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Personal attacks November 3, 2010

Posted by daniel ayad in Behaviour.
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A personal attack is quite a serious issue. Impersonal attacks seem to cause enough damage, let alone personal attacks. I think the issue is ultimately concerning and dangerous if somebody chooses to personally attack a person. Why would someone attack personally? Is this an effective method of problem resolution?

Some people resort to personal attacks when communicating with one another. During a conversation, a meeting, or even indirectly a person may personally attack one another. I think this is quite a common occurrence in everyday situations, with some attacks being cynical while others being deadly.

I’m sure many of you have experienced personal attacks, and have probably returned your fair share. It is generally quite an unpleasant feeling receiving personal attacks, especially to the not so strong in faith. Most people don’t enjoy getting screamed at, sworn at, name called and so on. However to the really true believer, personal attacks are welcomed with joy.

Delivering personal attacks doesn’t seem to solve anything, and really worsens the situation. Personal attacks have moved from the issue at hand, and therefore the original issue becomes very difficult to solve. Personally attacking somebody does not put a man’s mind at ease, it only increases his uneasiness. He begins to lose the love for the person and starts to despise the person. He no longer judges the act, but judges the person. The meekness and humility will only decrease when a person chooses to personally attack.

So why would someone personally attack? The most immediate answer that I can propose is pride. This person thinks that he is better than this person, thus he can personally attack. He can say a bad thing about somebody because he thinks that he does not fall into this category. I have the right to criticise you personally because you do this and I do not do this. This person magnifies the weaknesses of another while ignoring his own faults.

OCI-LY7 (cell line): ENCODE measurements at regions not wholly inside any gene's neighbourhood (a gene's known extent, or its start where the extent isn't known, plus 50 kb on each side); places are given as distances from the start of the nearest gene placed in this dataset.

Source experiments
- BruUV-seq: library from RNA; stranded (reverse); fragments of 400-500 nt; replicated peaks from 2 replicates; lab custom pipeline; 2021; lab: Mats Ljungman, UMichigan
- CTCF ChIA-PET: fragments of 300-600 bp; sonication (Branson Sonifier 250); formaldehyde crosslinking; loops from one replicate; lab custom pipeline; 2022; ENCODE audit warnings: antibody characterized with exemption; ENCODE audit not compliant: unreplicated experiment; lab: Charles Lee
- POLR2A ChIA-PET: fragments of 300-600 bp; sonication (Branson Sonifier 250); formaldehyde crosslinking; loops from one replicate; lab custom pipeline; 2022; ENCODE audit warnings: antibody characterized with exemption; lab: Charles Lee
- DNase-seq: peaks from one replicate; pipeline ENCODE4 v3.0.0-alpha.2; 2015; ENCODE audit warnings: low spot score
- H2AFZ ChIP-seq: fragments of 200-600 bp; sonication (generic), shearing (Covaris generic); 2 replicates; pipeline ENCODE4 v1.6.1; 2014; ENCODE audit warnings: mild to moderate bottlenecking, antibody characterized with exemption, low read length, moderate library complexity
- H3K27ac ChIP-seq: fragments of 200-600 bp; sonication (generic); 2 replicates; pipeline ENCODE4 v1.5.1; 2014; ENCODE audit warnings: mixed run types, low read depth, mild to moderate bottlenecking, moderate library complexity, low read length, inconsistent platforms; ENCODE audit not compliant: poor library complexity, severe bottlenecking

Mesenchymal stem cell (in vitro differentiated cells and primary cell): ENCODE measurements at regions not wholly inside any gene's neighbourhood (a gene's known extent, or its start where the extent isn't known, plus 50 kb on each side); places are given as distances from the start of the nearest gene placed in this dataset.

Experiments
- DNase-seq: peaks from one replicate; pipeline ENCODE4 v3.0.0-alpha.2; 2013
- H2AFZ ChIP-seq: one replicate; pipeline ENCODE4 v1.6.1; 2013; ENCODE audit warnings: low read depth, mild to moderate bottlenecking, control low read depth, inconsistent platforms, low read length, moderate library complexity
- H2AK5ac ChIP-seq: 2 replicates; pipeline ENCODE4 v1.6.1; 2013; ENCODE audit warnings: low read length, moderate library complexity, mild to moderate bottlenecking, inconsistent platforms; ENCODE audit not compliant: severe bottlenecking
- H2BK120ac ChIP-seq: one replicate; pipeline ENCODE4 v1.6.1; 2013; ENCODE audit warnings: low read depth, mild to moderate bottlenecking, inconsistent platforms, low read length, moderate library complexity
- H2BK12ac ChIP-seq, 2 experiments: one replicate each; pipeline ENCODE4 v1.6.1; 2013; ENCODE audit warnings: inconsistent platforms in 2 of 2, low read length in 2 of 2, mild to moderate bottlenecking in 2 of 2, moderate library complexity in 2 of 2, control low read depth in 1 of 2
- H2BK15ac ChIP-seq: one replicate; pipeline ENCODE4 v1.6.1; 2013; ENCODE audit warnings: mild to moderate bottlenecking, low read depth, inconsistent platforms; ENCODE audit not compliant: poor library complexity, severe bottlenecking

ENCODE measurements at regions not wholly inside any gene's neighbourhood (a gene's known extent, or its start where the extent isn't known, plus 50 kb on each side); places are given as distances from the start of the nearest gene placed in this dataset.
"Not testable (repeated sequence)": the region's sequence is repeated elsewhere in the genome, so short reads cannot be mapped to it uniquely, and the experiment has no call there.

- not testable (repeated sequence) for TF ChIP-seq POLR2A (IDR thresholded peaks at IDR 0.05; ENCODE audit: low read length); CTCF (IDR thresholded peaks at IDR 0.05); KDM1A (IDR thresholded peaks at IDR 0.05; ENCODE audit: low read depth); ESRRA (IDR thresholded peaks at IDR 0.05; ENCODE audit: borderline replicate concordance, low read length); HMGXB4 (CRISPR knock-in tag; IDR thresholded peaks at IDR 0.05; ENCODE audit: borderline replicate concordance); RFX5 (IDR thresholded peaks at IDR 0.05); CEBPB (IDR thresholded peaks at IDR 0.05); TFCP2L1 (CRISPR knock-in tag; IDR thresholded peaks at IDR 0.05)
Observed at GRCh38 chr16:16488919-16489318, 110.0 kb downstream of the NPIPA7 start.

Some people try hard to gain satisfaction at the expense of others. They enjoy teasing a person because they believe it gives them a feeling of superiority. However this person quickly realises that satisfaction comes within, and may personally attack more frequently in attempt to achieve satisfaction.

How about those debates were instead of debating the issue at hand, the debaters start to focus their attack on the person.  

I would like to share with you a personal story on this subject. Once I was giving a talk on a particular topic and I was defending my position on a specific point which most people disagreed upon. Shortly thereafter a person decided to research this specific point and found that my original point was correct. This person finding out that I was correct was unexpectedly disappointed. I maintained that this point could be worked out with some logical thinking; however this issue was met with personal attacks. “You think you know everything”, “Does God speak to you in visions to tell you everything?” These were quite absurd allegations to a simple point of discussion. What is the connection between being correct on a single point and knowing everything in the world? I just wanted to express my belief based on the evidence that I had come to learn for the students to benefit, not to glorify myself. Some people though don’t see it this way and would rather attack the person instead.

We are not here to judge, most definitely not. All we are saying is that personally attacking a person solves nothing and hinders relationships.

Speak about the issue at hand, maintain impersonal attacks, and be gentle, humble and loving at all times to the other party.

Easier said than done…

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Comments»

1. Michael - November 3, 2010

I would like to disclose a certain idea, which is – in no way – personally attacking your point. The manner in which one presents their ideas has a major influence on its acceptance by the audience. A pompous attitude would considerably affect the impact of what you say, regardless of the content of what you say. To point this out from the Bible: “Do not argue with the loud of mouth, and do not heap wood on their fire.” (Sirach 8: 3) You may be right in your argument, but your condescending attitude and tone could influence the acceptance of your CORRECT argument. Therefore, personal attacks could be the fault of the person being attacked, rather than the attacker alone!


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